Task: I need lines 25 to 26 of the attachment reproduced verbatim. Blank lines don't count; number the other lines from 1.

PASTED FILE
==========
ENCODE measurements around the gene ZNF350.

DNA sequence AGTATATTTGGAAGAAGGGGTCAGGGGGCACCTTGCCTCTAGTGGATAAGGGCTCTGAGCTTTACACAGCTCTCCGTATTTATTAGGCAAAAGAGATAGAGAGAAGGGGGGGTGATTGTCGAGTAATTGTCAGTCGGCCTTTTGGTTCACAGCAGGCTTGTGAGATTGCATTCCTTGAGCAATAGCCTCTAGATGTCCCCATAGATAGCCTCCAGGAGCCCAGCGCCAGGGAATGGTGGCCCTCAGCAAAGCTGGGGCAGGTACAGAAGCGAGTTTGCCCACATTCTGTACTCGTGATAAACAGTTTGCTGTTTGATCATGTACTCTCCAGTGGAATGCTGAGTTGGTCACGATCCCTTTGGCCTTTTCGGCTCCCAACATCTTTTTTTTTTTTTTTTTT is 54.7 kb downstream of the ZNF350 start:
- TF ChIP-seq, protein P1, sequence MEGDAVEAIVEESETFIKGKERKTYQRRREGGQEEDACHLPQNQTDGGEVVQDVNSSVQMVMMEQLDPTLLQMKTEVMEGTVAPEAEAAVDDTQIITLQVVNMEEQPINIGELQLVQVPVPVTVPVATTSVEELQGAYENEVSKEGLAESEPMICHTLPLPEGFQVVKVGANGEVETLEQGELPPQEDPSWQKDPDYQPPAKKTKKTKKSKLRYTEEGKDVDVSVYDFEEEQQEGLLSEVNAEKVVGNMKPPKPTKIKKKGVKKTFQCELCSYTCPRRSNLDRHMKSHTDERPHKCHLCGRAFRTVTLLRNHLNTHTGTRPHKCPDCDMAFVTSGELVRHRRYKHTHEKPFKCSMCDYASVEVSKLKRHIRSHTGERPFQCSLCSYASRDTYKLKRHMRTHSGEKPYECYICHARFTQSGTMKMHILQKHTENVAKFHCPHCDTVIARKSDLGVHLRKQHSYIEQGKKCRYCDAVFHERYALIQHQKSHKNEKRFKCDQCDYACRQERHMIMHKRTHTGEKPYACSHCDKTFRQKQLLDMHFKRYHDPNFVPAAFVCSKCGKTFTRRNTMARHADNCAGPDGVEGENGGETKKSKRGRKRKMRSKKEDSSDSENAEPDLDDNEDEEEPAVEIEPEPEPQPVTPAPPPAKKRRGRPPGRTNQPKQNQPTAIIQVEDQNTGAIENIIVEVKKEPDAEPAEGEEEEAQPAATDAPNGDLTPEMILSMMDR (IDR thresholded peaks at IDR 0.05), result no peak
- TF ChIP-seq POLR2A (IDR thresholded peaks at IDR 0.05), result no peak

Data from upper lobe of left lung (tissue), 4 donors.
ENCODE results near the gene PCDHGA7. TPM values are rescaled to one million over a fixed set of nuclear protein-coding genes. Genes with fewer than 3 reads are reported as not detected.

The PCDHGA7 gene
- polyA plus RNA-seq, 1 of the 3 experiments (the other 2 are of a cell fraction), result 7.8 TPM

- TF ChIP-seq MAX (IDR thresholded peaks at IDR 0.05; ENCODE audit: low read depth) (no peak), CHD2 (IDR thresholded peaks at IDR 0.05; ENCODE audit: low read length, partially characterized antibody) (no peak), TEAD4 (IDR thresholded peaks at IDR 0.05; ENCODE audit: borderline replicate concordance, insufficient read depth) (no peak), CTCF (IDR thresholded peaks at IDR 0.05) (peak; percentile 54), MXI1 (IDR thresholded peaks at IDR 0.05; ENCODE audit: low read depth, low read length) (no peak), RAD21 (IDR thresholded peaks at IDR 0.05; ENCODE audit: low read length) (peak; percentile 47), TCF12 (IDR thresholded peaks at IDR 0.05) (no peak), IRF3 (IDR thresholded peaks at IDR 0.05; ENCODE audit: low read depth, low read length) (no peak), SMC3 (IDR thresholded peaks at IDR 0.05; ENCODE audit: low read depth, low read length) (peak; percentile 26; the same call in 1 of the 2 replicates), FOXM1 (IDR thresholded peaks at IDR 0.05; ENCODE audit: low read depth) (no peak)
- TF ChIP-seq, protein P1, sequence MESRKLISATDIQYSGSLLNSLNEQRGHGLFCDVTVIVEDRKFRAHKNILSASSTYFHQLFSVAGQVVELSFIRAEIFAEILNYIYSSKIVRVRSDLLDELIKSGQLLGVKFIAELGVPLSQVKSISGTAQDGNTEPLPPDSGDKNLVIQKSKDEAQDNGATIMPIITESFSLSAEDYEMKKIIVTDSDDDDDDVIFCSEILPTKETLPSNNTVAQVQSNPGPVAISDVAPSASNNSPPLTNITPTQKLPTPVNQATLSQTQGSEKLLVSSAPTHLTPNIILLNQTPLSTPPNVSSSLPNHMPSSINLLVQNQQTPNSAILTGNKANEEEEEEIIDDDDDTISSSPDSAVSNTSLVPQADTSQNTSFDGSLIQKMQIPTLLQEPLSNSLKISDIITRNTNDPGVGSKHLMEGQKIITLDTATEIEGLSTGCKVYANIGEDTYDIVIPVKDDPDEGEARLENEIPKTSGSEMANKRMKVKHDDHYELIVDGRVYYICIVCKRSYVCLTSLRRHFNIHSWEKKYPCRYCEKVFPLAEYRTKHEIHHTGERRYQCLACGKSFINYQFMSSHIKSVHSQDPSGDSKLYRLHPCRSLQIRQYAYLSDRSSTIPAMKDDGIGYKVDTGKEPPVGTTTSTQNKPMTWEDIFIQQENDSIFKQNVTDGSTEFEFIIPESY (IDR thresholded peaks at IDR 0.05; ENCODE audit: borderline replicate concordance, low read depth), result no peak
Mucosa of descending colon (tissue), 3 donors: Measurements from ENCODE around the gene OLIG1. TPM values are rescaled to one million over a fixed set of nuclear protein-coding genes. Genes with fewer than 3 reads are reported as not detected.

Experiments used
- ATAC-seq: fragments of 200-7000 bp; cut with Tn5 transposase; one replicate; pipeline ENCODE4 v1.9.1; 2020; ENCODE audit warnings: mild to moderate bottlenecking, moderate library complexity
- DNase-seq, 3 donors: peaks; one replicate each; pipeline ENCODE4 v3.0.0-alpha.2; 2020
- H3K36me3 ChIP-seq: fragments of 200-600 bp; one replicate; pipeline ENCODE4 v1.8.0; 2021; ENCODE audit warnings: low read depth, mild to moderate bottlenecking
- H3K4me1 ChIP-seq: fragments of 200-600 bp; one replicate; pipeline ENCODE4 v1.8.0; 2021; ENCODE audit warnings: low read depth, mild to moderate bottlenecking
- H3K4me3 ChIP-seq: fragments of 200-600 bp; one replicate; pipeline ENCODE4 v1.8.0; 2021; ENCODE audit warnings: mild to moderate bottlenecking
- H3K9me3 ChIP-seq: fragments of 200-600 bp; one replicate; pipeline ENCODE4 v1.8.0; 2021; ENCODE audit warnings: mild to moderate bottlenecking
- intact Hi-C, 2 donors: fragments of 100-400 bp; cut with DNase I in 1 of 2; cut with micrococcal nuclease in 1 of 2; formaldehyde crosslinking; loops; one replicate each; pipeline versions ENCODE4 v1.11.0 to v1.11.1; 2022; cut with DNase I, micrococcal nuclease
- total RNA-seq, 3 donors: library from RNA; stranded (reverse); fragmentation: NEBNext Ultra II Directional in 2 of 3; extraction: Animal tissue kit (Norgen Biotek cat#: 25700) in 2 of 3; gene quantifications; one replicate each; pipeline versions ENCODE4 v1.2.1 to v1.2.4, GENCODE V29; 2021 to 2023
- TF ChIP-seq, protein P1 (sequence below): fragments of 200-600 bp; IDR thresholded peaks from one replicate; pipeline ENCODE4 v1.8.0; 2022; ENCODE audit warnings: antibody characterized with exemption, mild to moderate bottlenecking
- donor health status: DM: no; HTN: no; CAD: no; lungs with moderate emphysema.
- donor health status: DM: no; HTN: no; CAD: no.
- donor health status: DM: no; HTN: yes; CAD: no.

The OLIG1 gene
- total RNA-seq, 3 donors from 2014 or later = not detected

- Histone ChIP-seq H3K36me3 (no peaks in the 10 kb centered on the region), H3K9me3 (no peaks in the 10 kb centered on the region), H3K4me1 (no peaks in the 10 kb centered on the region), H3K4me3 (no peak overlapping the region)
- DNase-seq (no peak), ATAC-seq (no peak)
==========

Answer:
The OLIG1 gene
- total RNA-seq, 3 donors from 2014 or later = not detected